I have really close relationships with the people who sell me wine and they are the ones I have the most respect for. My friend Jo Draper at Jascots, she’s such a legend. And I don’t make it easy for her. I love tasting with Fernando from Otros Vinos, he makes me excited about wine and really fall in love with the winemakers, which in turn makes selling the wine so easy. And Rupert at Uncharted is the most fun. I feel like I am just talking to my friend about wine, and I always know I am in safe hands with what he suggests. Those three have always made me feel confident in the wine world.

What’s the most interesting wine you’ve ever come across?

At the moment I am obsessed with Vins et Volailles, who produce a wine called Putes Feministes which directly translates to ‘feminist whores’. It is made by a band of women whose backgrounds cover a variety of industries but led by Fleur Godart. This wine not only interests me because of its agenda to highlight the misogynistic side to the wine industry, but it’s so absolutely delicious. Bright orange, slightly floral, very easy to forget how many glasses or bottles you’ve had. It is my favourite wine to sell and I have managed to convince so many people to taste it and they end up falling in love with it as much as I have.

What are the three most overused tasting notes?

Dry, acidic and mineral. 

What’s the best value wine on your list at the moment (and why)… 
I do think the Marterey Chardonnay (from Languedoc Roussillon) I have on drinks like Burgundy on a budget and it’s £55 for a bottle. Also the Prosecco Frizzante Col Fondo from Fidora is a cloudy little aperitif and so sophisticated for the dreaded P word. It’s just stunning and £7 a glass.

What is your ultimate food and drink match? 

Give me fish and chips with a funky orange wine anyday (extra curry sauce please). I also love having a Riesling with Thai, Japanese or Chinese food. We recently sat round our kitchen table making baskets and baskets of dumplings, drinking the Melsheimer Riesling from Newcomer Wines. It was heaven.

Old World or New World?

Impossible to answer. Both worlds are great in their own way. 

What is your pet hate when it comes to wine service in other restaurants? 

Poor wine service. I love the pomp and circumstance of presenting the bottle, and opening it with elegance. I once saw someone at a very well know London restaurant open a bottle between their legs. It was like nails on a chalkboard for me. Also if a sommelier or the person selling the wine is a bit snobby and intimidating, that always ruffles my feathers.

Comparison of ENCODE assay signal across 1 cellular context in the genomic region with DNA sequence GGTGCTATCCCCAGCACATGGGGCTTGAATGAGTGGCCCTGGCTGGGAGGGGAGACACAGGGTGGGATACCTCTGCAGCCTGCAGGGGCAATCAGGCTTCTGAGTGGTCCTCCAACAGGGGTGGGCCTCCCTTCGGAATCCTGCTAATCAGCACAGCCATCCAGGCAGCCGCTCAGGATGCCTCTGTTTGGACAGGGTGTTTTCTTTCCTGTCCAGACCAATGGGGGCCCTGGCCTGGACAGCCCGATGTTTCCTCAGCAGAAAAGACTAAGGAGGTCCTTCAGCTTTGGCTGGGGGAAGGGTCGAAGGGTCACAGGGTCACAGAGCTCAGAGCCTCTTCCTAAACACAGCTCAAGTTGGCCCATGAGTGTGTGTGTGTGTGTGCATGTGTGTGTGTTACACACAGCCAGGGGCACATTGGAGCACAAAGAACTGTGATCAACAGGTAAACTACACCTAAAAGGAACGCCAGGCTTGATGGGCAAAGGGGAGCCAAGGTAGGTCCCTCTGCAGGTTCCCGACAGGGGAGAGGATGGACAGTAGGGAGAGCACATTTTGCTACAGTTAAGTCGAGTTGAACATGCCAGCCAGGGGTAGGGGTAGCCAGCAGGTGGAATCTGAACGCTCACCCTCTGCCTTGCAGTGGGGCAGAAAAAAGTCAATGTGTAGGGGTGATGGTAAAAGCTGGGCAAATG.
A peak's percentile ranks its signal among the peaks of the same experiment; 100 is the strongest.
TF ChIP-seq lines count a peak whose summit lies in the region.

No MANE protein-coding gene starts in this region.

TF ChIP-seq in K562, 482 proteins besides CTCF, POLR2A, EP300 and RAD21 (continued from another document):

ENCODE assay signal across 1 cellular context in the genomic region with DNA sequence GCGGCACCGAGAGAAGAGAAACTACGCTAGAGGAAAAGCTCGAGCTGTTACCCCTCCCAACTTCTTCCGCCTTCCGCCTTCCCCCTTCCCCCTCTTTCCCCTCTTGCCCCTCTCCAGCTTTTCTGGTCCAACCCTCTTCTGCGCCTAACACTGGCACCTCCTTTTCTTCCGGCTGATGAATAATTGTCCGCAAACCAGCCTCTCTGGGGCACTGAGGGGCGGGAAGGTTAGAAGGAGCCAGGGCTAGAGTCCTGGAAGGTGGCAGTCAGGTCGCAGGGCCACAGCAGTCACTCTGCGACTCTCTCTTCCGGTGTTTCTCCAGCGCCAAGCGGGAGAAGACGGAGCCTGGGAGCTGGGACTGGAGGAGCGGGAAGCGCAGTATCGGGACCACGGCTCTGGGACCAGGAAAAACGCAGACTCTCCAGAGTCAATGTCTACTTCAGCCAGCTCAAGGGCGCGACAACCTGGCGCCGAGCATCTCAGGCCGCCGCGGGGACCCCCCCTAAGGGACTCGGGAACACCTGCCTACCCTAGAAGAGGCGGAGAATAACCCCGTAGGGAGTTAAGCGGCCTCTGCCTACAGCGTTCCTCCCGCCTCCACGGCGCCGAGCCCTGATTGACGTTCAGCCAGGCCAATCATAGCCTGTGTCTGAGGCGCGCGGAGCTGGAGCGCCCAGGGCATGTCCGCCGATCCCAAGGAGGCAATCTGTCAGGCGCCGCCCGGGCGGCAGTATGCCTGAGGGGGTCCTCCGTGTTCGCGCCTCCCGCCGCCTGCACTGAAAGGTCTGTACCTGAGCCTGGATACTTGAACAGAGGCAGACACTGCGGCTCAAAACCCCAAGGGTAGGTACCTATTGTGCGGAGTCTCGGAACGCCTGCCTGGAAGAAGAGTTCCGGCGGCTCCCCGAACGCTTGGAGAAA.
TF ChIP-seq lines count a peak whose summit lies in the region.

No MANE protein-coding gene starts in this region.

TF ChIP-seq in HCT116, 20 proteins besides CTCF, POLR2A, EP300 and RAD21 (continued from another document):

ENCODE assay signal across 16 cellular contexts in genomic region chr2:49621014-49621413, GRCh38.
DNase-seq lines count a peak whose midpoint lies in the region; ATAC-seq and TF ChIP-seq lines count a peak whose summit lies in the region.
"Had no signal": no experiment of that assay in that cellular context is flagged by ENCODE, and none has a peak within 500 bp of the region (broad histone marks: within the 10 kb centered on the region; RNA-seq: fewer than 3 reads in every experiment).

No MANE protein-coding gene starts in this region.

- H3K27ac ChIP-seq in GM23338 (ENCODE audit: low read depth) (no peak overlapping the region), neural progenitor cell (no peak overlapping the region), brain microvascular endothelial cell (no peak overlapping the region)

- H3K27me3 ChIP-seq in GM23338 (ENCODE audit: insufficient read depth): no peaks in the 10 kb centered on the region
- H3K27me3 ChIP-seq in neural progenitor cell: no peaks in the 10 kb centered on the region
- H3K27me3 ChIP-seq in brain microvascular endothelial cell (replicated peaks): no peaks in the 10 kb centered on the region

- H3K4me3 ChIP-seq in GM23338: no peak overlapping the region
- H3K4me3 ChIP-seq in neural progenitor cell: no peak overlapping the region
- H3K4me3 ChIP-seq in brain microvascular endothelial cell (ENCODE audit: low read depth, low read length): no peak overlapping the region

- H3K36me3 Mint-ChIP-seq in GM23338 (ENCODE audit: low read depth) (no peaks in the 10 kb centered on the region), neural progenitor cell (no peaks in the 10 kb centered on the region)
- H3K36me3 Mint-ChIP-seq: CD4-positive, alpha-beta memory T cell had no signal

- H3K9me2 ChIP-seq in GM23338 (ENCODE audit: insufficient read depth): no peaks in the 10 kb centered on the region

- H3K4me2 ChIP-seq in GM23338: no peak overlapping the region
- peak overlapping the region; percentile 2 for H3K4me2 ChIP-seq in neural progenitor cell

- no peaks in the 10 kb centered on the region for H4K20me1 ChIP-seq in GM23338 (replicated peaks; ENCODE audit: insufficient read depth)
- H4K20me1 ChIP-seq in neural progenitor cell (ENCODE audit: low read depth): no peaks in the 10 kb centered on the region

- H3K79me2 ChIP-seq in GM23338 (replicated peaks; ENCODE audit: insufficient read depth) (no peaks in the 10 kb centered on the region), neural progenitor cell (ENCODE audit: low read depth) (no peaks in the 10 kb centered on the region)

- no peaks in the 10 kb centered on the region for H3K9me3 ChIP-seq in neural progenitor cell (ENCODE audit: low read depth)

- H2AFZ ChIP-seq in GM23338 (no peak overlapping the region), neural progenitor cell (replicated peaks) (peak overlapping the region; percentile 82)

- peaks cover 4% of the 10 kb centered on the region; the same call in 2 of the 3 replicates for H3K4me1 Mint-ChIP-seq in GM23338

Who is your favourite producer at the moment and why? 

Constantina Sotelo in Rias Bixas. She sounds like a warrior. I have only tasted two of her wines so far, the Rosalia and the Misturas, but for me they are what I imagine the moody sea would taste like. And being by the sea, I always want to evoke that salty goodness in a glass. Every sip I take of her wines transports me to floating in the ocean, taking in the sun, listening to the waves ripple. It’s wine that has genuinely transported me to my happy place.

As a restaurant owner, what question do you most get asked by customers?  

How’s business? I like to think that our locals and regulars are really invested in us, particularly as we are in a small community that genuinely cares about it’s local restaurants. So I get asked how we are doing as a business a lot. As the go to wine “person” at our restaurant I get asked by our guests for suggested pairings a lot - which is my favourite. I hand picked every wine on the list, and I love being able to suggest what I know will go perfectly with their oxtail ragu or Sunday roast.

Which wine producing region/country is currently underrated at the moment and why?

I think Hungary does not get enough of the limelight. Sure we all know about Tokaj, but there are some stunning winemakers and vineyards out in Balaton. I also started having some Greek wines on the list last summer, and following our holiday there this year, I am eager to get more on there. 

It’s your last meal and you can have a bottle of any wine in the world. What is it and why? 

As it’s my last meal, I want to remember the happiest time in my life. And Christmas is my favourite time of year. I don’t always get home to the US for the holidays, but it’s our family tradition on Christmas day to drink Champagne, usually a rose. So I would reach for a Ruinart Rose, half a dozen oysters and Frank Sinatra playing in the background.